At this point, you’ve got that pregnancy waddle perfected, you can’t see your feet, and if you drop something on the floor, well, it just has to stay there because you can’t bend over to pick it up. All of that probably makes your belly feel enormous, doesn’t it? It’s no wonder, though, considering that by 35 weeks pregnant, your uterus has grown 1000 times its normal size! Pretty amazing, huh?

Even though you still have 5 weeks until your due date, there is always the small chance you could go into labor early, so you need to know what signs to watch for just in case. If those Braxton Hicks contractions start becoming more painful and you can’t seem to get them to go away, you could be having real contractions. Real contractions will be more regular, they’ll start coming closer together, and they will increase in intensity. You should also watch for signs that your water has broken – this could happen as a gush of fluid or it could be a constant trickle of fluid. If you think you’re having real contractions or that your water has broken, contact your OB right away.



At 35 weeks pregnant, the baby is fully developed. Between now and the day you give birth, the baby will continue to gain weight, so the longer baby stays snuggled up inside your belly, the fatter he will be when he’s born.

Most babies are in the head down position by now, so you might feel some additional pressure in your pelvic region, which can make walking a bit more uncomfortable these days. If you want to try to relieve some of that pressure, get down on your hands and knees with your belly pointed toward the floor. You’ll breathe a sigh of relief at the instant change in pressure you’ll feel. Go ahead – try it!

You might be tested this week for Group B Strep. This is a simple test in which your doctor will swab your vagina and rectum and then have the swab tested for Group B Strep. This is a common bacterium that won’t harm you at all, but it can harm the baby during delivery if you test positive for it. If you do have it, you’ll receive a dose of antibiotics during delivery to prevent the baby from being exposed to it and everything will be just fine!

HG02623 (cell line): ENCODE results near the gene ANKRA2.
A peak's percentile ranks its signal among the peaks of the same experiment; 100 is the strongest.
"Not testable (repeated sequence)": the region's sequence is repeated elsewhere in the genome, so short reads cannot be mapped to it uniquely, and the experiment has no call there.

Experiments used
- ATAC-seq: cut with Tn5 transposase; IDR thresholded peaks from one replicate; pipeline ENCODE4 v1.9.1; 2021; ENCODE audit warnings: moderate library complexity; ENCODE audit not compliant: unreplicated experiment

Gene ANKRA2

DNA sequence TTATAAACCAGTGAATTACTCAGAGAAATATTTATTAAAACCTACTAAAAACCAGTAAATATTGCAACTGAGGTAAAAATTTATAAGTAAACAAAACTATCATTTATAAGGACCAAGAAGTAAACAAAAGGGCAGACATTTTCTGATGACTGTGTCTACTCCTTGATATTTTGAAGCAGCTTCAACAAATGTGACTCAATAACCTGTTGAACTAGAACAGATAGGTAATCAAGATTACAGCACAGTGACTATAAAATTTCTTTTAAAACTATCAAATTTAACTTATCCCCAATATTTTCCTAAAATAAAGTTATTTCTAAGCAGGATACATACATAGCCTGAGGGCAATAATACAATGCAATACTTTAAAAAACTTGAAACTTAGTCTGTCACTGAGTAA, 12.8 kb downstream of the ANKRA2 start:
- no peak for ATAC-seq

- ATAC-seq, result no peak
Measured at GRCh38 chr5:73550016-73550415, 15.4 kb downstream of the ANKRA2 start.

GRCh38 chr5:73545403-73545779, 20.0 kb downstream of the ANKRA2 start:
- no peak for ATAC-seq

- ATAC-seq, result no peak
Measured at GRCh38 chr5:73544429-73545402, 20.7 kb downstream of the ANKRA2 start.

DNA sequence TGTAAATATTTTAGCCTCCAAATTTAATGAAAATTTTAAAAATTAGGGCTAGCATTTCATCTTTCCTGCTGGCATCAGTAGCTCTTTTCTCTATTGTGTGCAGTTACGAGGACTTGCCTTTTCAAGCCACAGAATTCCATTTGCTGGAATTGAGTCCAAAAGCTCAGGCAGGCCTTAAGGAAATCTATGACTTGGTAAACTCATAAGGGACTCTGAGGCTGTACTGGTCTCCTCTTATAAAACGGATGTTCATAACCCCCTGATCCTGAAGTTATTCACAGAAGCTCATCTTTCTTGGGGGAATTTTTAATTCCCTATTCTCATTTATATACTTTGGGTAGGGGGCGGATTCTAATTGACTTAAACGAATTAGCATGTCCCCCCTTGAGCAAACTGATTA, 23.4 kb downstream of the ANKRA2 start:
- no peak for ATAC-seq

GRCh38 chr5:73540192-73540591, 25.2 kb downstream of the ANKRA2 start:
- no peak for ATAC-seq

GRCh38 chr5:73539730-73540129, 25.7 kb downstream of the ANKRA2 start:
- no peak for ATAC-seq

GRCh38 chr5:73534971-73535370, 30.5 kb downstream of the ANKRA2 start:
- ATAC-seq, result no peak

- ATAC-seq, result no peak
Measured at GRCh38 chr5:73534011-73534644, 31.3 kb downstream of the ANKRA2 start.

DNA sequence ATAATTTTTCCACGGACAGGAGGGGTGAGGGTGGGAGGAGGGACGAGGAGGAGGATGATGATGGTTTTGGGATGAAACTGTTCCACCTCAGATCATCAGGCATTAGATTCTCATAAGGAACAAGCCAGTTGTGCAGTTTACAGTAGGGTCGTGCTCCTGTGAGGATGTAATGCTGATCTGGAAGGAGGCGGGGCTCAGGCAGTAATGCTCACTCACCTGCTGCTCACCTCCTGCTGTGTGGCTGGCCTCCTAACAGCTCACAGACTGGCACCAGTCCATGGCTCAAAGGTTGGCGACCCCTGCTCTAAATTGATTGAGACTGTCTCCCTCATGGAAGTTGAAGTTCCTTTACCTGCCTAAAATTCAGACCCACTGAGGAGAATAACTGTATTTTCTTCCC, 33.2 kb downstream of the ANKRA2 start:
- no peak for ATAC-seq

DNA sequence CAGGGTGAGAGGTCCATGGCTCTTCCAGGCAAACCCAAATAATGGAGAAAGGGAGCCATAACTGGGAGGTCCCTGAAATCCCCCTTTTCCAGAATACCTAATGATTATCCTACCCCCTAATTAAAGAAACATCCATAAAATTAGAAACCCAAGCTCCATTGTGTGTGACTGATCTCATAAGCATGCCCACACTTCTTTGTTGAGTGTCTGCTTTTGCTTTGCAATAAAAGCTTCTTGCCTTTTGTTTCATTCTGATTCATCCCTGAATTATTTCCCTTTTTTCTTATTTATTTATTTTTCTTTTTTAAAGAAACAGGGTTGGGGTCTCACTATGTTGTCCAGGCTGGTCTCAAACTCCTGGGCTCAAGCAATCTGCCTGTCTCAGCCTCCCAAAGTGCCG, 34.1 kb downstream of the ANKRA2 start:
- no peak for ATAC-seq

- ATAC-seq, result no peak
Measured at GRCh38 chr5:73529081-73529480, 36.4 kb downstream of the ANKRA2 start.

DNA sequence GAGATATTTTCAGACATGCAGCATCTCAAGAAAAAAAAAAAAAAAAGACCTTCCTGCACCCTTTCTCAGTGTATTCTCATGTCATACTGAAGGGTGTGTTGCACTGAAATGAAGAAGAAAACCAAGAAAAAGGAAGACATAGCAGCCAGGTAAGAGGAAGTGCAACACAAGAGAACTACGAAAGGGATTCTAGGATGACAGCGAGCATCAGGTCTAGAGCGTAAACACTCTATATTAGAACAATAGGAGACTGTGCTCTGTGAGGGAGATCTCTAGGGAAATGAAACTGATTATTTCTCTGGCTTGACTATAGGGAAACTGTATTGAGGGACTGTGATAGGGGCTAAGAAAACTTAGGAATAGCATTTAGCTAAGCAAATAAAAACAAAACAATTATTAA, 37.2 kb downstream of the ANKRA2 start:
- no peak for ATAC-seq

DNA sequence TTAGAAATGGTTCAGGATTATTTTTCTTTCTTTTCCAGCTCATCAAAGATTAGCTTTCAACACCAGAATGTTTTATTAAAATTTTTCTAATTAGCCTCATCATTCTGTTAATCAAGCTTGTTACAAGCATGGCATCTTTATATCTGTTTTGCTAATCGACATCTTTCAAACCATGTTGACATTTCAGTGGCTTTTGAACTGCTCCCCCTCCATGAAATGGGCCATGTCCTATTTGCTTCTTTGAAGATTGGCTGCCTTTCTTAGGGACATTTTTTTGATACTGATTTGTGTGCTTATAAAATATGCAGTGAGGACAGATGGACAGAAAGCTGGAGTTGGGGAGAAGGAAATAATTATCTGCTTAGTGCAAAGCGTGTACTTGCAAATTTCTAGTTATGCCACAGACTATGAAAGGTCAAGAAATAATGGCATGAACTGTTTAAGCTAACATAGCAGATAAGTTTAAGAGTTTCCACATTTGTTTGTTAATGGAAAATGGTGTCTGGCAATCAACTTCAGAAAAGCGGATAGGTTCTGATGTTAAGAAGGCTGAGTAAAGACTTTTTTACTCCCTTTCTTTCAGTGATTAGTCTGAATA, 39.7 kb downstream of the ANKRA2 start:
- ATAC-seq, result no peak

Aside from getting as much rest as possible and putting the final touches on the preparations for the baby’s arrival, there isn’t a whole lot you should be doing at 35 weeks pregnant, but here are a couple suggestions of things you can do while you’re resting:

  1. Study the signs of labor. Many women go into labor and don’t realize it right away. Labor happens differently for everyone, so study up on all the signs that labor has started so you’ll know when it actually happens!
  2. Check your bag for the hospital. You should have already packed your bag for the hospital, but if you haven’t, do it now! If you have already packed it, go ahead and double check that you have everything you’ll want or need for both you and the baby during your stay in the hospital.



36 Weeks Pregnant

36 weeks pregnant